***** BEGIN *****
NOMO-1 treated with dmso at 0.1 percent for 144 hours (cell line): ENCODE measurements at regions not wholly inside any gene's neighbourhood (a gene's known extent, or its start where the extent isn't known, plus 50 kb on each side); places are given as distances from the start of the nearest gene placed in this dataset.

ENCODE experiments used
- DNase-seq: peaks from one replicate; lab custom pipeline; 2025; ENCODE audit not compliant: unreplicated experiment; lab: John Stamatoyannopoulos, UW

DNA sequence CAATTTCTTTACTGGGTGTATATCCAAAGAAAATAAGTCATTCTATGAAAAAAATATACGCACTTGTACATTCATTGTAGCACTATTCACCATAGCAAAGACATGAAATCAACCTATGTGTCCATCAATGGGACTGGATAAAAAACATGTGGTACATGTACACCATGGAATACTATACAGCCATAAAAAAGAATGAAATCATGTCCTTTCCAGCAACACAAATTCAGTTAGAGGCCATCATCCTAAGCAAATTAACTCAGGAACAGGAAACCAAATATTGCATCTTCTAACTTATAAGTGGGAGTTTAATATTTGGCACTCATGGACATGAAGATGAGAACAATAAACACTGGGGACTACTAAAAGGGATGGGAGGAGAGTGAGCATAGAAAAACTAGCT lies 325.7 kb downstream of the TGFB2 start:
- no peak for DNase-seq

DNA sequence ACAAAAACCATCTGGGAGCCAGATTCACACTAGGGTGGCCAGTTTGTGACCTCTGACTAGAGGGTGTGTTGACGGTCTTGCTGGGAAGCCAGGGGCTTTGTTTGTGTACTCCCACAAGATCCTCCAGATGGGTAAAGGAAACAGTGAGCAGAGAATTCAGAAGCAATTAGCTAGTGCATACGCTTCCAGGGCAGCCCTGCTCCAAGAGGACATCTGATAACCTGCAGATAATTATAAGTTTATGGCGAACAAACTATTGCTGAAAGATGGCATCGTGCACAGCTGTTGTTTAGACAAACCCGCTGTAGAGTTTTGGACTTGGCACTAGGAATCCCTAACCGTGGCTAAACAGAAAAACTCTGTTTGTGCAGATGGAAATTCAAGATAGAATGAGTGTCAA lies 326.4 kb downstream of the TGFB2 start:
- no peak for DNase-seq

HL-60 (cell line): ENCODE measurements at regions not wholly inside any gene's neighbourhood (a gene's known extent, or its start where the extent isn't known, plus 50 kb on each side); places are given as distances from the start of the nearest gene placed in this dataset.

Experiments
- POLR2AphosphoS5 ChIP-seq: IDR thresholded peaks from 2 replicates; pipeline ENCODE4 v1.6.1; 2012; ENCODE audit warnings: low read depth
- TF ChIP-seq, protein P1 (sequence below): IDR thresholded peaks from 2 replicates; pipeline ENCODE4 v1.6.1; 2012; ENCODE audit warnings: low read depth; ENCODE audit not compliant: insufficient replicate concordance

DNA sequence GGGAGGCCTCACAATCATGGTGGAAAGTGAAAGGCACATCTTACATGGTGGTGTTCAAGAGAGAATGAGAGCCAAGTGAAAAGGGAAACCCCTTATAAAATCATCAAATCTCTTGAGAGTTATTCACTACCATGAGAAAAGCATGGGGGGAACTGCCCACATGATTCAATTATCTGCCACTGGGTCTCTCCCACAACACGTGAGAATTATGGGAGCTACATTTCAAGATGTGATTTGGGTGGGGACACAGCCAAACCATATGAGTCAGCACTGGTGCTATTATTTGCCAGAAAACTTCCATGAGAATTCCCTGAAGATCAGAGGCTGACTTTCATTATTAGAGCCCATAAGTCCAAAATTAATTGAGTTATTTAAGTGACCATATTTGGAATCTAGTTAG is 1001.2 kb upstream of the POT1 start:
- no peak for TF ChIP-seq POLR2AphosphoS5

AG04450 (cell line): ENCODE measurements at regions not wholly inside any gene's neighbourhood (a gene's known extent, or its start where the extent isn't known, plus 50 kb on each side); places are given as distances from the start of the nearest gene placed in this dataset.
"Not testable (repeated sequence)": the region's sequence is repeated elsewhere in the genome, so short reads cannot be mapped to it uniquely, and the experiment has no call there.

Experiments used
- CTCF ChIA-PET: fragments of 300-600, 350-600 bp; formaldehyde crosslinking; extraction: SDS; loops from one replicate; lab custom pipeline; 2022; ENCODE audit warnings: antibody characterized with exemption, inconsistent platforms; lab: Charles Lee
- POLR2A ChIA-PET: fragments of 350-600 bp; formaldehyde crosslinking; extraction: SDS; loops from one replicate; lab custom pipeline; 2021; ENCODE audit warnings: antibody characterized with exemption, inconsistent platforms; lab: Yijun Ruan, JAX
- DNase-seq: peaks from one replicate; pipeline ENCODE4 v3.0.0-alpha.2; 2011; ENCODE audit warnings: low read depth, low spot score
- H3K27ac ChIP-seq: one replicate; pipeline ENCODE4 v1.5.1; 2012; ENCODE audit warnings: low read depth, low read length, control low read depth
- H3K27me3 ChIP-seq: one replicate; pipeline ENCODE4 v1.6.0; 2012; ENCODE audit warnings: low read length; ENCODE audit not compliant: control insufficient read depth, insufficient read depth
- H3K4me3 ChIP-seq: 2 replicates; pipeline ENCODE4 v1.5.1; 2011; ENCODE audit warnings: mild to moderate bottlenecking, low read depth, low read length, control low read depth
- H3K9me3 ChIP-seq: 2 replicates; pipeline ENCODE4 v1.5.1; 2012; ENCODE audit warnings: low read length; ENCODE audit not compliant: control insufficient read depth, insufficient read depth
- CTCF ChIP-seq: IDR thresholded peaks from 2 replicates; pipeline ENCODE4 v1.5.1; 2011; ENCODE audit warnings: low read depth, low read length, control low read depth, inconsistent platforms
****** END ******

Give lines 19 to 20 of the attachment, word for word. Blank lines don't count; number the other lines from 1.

- DNase-seq: peaks from one replicate; pipeline ENCODE4 v3.0.0-alpha.2; 2011; ENCODE audit warnings: low read depth, low spot score
- H3K27ac ChIP-seq: one replicate; pipeline ENCODE4 v1.5.1; 2012; ENCODE audit warnings: low read depth, low read length, control low read depth